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What Makes Up a True VOC Paint?

by Natasha Winnik
February 28, 2013

VOC is short for volatile organic compound; chemical liquids that evaporate at room temperature. Some examples of solvents used in low VOC or traditional paints are propylene glycol and paint thinner/turpentine. Traditional resins/binders (the stuff that sticks tyolo_interior_webo the wall and binds the pigment) required chemical solvents to form a film as the paint dried.

In general, when no VOC paint is discussed, only the base un-tinted product is being referenced. The other aspect making up paint is the pigments used to tint the paint. Each ounce of traditional colorants can add anywhere between 5 and 20 grams of VOCs per liter of paint. The amount of colorant in an off-white paint many not be significantly high, but a rich or dark-tinted color could mean adding 100 or more grams of VOCs per liter of paint.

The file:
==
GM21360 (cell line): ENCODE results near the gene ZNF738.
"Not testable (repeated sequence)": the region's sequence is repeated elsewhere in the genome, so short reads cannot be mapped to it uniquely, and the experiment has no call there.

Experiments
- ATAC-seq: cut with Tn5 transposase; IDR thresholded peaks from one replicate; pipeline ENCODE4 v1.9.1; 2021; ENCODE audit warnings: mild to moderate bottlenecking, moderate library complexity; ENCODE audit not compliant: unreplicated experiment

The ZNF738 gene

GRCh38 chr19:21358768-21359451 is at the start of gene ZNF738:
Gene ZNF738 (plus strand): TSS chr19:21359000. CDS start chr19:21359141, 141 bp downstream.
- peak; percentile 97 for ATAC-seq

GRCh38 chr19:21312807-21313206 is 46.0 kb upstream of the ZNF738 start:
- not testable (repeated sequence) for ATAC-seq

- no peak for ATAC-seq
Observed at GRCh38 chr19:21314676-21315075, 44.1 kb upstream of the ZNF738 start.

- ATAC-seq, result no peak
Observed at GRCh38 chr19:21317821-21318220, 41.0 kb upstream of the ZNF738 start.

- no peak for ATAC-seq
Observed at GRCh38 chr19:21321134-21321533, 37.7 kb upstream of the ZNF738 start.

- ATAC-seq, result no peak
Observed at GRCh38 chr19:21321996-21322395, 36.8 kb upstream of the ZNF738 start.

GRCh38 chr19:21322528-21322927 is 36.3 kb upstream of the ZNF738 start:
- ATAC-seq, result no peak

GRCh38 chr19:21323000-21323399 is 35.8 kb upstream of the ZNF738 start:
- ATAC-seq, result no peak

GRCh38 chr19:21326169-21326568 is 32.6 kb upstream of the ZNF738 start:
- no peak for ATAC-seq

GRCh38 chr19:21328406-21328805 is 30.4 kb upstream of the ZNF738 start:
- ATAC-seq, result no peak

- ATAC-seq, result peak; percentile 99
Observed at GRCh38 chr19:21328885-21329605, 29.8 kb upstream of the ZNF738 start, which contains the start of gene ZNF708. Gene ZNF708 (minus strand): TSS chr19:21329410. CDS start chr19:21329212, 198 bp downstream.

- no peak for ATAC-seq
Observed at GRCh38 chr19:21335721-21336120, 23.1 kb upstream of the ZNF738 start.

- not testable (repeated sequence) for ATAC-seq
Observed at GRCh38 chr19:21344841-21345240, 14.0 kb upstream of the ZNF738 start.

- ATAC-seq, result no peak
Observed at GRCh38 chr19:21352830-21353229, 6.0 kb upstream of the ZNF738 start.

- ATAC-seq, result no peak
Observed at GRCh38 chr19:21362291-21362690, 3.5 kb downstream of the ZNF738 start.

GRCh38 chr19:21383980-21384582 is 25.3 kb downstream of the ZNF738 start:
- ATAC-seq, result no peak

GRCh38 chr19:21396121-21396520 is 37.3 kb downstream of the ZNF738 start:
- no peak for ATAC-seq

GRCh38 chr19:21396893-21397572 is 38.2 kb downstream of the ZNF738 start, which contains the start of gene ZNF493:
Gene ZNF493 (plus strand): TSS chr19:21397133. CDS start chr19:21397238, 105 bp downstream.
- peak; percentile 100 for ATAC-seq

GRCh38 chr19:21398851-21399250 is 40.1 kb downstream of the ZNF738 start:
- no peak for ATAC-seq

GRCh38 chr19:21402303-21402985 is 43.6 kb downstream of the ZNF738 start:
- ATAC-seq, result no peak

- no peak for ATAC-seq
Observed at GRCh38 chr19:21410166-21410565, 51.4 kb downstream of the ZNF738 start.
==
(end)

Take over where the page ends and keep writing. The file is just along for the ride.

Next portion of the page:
One of the brands Originate represents is YOLO Colorhouse. YOLO’s only solvent in their paint is water. No VOC tints are available and set apart traditional low and zero VOC paints. The only tints Originate uses are No VOC tints, so you end up with a True No VOC Paint in any color.

If everyone in the US used zero VOC paint instead of a ‘low VOC’ or traditional paint, we would eliminate between 150 million to 1 billion pounds of chemical solvent from being released into the atmosphere. According to the US Environmental Protection Agency (EPA), VOC concentrations are consistently higher indoors (up to ten times higher). Paint is a significant contributor to indoor air quality because walls and ceilings are roughly 70% of your interiors surface.